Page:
Search This Blog

Monday, 28 November 2016

Jesse Owens

James Cleveland Owens was born in Danville, Alabama. on September 12, 1913 to sharecropper Henry Cleveland Owens and Mary Emma Fitzgerald.

He was the youngest of ten children, three girls and seven boys.

He was called "J. C. ", but due to his strong southern accent people thought his name was Jesse.

J.C. was nine years old when the family moved to Cleveland, Ohio, for better opportunities, as part of the Great Migration, when 1.5 million African Americans left the segregated South.

J.C. set his first track record by running the 100-yard dash in l0 seconds as a pupil at Cleveland's Fairview Junior High School in 1932.

Owens first came to national attention when he as a high school student he won three National Interscholastic Championships in 1933 in Chicago. In the 100-yard dash he equaled the world record of 9.4 seconds.

He enrolled at Ohio State University in 1934 and had a remarkable track and field career there. On one day, May 25, 1935, during a Big Ten meet at the University of Michigan, Owens set three world records and tied a fourth. He equaled the world record for the 100-yard dash (9.4 seconds) and set new world records for the 220-yard dash (20.3 seconds), the 220-yard low hurdles (22.6 seconds), and the long jump (26 feet 8 1/4 inches, or 8.13 meters).

The Olympic Games of 1936 were held in Berlin, Germany, under the auspices of Adolf Hitler's new Nazi regime. It was Hitler's intent to use the games to demonstrate what he believed to be the superiority of the Aryan, or white, race. On August 3, 1936 Jesse Owens won the 100 metre dash, the first of his four gold medals, dashing the Nazi leader's hopes of Aryan domination. Hitler stormed out of the stadium rather than present the awards to the African American athlete.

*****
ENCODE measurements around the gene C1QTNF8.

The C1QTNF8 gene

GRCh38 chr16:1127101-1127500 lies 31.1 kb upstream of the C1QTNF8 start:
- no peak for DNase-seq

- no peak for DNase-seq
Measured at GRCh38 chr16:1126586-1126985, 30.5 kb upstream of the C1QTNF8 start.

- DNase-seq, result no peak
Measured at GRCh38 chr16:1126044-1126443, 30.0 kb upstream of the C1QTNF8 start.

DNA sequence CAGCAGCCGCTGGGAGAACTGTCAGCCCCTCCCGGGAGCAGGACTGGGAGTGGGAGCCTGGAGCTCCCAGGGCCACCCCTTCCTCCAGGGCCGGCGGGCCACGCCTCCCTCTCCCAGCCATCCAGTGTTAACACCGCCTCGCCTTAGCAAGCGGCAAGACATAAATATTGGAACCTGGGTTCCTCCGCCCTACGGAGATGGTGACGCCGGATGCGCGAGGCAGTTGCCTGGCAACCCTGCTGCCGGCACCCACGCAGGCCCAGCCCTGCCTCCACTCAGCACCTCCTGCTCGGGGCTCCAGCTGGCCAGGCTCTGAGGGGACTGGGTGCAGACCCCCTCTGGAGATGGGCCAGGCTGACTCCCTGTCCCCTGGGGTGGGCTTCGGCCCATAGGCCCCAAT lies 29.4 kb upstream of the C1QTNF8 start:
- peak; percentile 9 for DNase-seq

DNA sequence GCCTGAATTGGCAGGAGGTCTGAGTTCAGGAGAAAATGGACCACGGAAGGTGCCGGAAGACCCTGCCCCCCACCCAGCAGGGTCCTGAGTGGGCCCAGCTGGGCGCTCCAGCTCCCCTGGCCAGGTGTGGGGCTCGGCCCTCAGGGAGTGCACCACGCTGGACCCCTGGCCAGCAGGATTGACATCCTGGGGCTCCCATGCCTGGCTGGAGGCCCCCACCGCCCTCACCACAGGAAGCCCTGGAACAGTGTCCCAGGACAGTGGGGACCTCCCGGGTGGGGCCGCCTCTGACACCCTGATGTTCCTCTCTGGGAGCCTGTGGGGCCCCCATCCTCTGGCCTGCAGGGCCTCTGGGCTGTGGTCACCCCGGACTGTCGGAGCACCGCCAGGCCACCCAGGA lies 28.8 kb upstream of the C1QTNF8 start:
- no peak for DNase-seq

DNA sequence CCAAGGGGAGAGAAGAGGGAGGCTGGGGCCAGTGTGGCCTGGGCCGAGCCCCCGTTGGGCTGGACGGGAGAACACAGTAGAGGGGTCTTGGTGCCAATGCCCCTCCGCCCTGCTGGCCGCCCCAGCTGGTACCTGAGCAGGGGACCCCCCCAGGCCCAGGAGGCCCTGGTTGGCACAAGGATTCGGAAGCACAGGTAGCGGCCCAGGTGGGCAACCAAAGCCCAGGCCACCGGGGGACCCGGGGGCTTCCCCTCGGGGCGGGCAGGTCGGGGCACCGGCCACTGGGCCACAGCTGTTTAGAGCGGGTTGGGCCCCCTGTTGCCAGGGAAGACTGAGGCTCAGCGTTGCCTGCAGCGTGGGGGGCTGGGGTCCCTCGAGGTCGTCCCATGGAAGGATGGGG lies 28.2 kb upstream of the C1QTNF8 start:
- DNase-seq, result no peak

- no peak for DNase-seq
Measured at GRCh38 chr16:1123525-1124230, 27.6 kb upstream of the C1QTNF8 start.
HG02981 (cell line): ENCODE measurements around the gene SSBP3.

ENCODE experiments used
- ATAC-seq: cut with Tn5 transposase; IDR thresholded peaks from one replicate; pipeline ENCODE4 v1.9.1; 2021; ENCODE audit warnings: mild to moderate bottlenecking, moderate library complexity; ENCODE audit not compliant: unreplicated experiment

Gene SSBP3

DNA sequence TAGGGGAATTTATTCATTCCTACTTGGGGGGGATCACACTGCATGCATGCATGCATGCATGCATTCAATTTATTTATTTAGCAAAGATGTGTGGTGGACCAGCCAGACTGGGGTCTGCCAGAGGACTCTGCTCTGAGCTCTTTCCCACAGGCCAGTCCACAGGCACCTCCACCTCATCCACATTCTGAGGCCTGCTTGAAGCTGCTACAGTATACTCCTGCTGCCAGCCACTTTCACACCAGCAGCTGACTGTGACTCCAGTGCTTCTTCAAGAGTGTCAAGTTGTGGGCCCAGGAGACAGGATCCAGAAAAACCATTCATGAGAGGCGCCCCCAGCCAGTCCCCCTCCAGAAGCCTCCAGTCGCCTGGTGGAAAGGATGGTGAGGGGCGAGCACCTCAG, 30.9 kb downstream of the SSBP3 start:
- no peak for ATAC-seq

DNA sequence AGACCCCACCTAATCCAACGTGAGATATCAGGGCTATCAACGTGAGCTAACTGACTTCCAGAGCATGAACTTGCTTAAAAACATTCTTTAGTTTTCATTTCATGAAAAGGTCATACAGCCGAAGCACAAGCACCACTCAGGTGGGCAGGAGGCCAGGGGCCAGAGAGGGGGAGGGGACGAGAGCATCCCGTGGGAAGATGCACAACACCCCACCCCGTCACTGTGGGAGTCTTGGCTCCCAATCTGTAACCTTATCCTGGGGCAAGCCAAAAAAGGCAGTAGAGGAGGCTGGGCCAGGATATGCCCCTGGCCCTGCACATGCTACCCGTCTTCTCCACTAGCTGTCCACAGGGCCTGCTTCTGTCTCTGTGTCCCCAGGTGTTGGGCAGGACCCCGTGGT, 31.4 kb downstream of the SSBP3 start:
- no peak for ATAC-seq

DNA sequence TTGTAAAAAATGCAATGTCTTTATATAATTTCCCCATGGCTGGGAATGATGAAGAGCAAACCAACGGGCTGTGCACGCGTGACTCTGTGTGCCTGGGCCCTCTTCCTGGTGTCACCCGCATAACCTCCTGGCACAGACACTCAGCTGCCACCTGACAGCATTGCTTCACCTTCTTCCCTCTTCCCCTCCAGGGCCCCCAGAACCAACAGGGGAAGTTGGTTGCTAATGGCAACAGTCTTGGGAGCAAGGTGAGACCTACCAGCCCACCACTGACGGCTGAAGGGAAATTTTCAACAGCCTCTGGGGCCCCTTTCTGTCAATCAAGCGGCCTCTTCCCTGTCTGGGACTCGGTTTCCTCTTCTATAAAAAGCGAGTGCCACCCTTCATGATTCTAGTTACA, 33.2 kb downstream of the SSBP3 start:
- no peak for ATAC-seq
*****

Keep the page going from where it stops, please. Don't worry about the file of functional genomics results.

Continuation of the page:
Jesse Owens at start of record breaking 200 meter race during the Olympic games 1936 in Berlin

In Berlin, Owens set a long jump record of just over 317 in (26 ft 5 in). that lasted for 25 years. He also set a new world record in the 200-meter race (20.7 seconds).

A ticker-tape parade was held to celebrate his Olympic medals. However,  Jesse Owens was not permitted to enter through the main doors of the Waldorf Astoria and instead forced to travel up to the event in a freight elevator to reach the reception honoring him.

After his Olympic triumph, Owens graduated in 1937 and found various jobs to support his family.
One of his jobs involved racing against dogs or horses during the half-time intermission of local soccer and baseball games. He also worked for a number of years for the Illinois Athletic Commission.


Jesse Owens on the podium after winning the long jump at the 1936 Summer Olympics

He left the commission in 1955 and made goodwill trips to India and the Far East for the State Department.

Owens also served as a running coach for the New York Mets in 1965. However, his time there was unsuccessful, with the team only stealing 28 bases that year.

Owens died of lung cancer in Phoenix, Arizona, on March 31, 1980.

President George H. W. Bush posthumously awarded Jesse Owens the Congressional Gold Medal on March 28, 1990.



The Jesse Owens Award is USA Track and Field's highest accolade for the year's best track and field athlete.

Sources Comptons Encyclopedia, HowThey Play

No comments:

Post a Comment